Healthy mind, Health body

I have always been the kind of person who prefers not to talk about their struggles or worries. I prefer to listen to and help other people with whatever is on their mind. Despite this, for a long time now I’ve struggled with my body image and my relationship with food. I have downplayed it because I know that I do not have a serious eating disorder, I am of a healthy weight and I have in a way liked being that “healthy friend” that people know not to bother offering the sweet snack to and that prefers to take the stairs over the lift. But it’s time to out my hidden struggles and recognise them for what they are.

 

I cannot pinpoint when it all started for me but for years, I have been very invested in nourishing my body and only consuming foods that I deem to be healthy. If I was in a situation where I felt obliged to eat an “unhealthy” food, I would be riddled with guilt for hours and this is definitely something that I still struggle with even to this day. I would secretly judge other people for their food choices and in fact very openly judge those closest to me. I would try to convince them that their diets were completely wrong and that they needed to adopt healthier behaviours and follow my strict rules around reading the food packages to ensure that there was no added sugar, no preservatives and that the foods were low in fat and salt. I saw my behaviours as being the right way to live and that everyone else was doing it wrong.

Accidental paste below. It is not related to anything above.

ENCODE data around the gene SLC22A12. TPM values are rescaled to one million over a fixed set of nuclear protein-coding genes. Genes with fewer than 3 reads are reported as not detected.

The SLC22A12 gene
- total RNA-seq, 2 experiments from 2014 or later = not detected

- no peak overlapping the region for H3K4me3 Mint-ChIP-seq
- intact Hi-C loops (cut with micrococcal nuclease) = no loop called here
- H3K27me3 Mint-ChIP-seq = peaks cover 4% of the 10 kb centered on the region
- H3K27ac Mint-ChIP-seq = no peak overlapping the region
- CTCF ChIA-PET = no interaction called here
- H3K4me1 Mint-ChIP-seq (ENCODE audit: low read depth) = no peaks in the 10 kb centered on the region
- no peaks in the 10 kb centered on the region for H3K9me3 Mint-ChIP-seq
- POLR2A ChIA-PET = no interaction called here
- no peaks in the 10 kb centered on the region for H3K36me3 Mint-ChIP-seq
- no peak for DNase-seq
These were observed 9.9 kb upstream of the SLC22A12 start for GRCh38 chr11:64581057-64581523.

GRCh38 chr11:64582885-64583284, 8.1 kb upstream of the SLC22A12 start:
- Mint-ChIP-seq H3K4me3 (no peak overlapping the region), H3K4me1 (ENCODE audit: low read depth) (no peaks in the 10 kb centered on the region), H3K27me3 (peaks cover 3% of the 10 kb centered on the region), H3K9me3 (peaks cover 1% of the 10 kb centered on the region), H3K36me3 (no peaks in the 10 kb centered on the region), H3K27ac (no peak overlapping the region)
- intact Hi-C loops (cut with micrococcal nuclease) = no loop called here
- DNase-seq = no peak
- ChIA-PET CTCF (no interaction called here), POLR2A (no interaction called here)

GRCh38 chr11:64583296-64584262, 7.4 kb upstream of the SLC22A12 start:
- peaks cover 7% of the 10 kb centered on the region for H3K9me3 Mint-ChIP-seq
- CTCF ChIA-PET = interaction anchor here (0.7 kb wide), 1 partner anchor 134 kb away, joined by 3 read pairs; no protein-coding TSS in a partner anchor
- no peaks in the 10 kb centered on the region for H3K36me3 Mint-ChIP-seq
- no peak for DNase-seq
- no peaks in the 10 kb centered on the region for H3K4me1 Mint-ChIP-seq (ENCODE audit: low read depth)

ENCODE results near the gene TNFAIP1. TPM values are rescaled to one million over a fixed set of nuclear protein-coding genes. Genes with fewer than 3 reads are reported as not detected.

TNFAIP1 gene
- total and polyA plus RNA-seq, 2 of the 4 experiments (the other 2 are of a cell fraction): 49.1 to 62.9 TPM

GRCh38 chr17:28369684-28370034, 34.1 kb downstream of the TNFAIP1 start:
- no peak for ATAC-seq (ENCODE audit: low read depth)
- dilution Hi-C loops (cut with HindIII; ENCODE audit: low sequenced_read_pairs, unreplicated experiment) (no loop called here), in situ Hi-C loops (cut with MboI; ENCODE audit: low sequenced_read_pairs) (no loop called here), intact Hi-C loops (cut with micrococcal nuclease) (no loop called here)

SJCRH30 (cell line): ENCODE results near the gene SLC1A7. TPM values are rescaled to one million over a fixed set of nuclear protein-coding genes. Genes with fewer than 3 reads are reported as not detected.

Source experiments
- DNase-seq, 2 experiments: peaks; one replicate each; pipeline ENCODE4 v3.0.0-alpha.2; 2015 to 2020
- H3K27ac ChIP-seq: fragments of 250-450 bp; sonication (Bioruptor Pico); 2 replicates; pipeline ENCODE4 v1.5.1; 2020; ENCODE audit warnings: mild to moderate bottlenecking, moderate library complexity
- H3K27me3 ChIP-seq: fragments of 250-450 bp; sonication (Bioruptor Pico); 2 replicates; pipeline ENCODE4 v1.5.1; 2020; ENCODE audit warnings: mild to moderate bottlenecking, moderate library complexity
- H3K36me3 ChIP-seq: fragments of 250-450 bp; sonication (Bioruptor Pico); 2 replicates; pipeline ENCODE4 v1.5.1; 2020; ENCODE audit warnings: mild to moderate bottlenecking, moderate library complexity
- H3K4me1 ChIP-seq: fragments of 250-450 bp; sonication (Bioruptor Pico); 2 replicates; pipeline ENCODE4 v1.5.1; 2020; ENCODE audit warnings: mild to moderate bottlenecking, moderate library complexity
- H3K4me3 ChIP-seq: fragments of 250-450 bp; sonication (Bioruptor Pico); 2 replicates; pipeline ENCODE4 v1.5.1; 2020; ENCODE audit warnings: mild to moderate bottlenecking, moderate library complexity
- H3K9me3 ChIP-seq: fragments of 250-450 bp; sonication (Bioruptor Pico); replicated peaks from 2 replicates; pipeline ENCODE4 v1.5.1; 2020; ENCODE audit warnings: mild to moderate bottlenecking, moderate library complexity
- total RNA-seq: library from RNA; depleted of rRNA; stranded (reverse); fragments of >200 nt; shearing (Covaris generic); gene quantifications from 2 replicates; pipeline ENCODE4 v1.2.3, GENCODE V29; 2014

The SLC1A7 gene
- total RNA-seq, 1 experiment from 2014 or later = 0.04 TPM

These strict rules and restrictions allowed me to justify eating extremely large portions of food and going back for seconds and thirds as long as it was healthy. This led to an unhealthy cycle of binge eating to the point where I felt over full and unwell. This would happen on a daily basis – sleep, overeat, rest and repeat. I had the all or nothing attitude, that: I would either have a good day and eat well and if I failed to meet that standard then I would give in for the day and eat anything and everything and my strict rules would restart again the next day. My days would be consumed about thinking about food and worrying about my body, feeling that I would never be happy in my body no matter how well I ate or how much exercise I did.